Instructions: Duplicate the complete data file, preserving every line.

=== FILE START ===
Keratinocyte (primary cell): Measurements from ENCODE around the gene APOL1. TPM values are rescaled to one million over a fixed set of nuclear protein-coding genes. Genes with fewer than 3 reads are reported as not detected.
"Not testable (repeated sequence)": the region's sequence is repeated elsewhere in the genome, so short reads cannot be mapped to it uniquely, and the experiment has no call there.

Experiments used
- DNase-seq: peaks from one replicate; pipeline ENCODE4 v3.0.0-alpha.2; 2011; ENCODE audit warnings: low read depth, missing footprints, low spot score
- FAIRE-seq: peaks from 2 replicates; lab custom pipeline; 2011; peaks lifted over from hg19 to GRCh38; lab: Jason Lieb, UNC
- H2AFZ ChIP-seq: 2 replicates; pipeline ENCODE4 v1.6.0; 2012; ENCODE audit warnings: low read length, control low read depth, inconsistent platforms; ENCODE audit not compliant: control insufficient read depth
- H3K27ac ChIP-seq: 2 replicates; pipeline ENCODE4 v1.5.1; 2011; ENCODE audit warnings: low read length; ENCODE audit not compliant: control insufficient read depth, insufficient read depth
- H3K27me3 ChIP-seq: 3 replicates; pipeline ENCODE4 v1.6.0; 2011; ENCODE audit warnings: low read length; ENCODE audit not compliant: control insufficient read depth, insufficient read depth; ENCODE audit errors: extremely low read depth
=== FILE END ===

Keratinocyte (primary cell): Measurements from ENCODE around the gene APOL1. TPM values are rescaled to one million over a fixed set of nuclear protein-coding genes. Genes with fewer than 3 reads are reported as not detected.
"Not testable (repeated sequence)": the region's sequence is repeated elsewhere in the genome, so short reads cannot be mapped to it uniquely, and the experiment has no call there.

Experiments used
- DNase-seq: peaks from one replicate; pipeline ENCODE4 v3.0.0-alpha.2; 2011; ENCODE audit warnings: low read depth, missing footprints, low spot score
- FAIRE-seq: peaks from 2 replicates; lab custom pipeline; 2011; peaks lifted over from hg19 to GRCh38; lab: Jason Lieb, UNC
- H2AFZ ChIP-seq: 2 replicates; pipeline ENCODE4 v1.6.0; 2012; ENCODE audit warnings: low read length, control low read depth, inconsistent platforms; ENCODE audit not compliant: control insufficient read depth
- H3K27ac ChIP-seq: 2 replicates; pipeline ENCODE4 v1.5.1; 2011; ENCODE audit warnings: low read length; ENCODE audit not compliant: control insufficient read depth, insufficient read depth
- H3K27me3 ChIP-seq: 3 replicates; pipeline ENCODE4 v1.6.0; 2011; ENCODE audit warnings: low read length; ENCODE audit not compliant: control insufficient read depth, insufficient read depth; ENCODE audit errors: extremely low read depth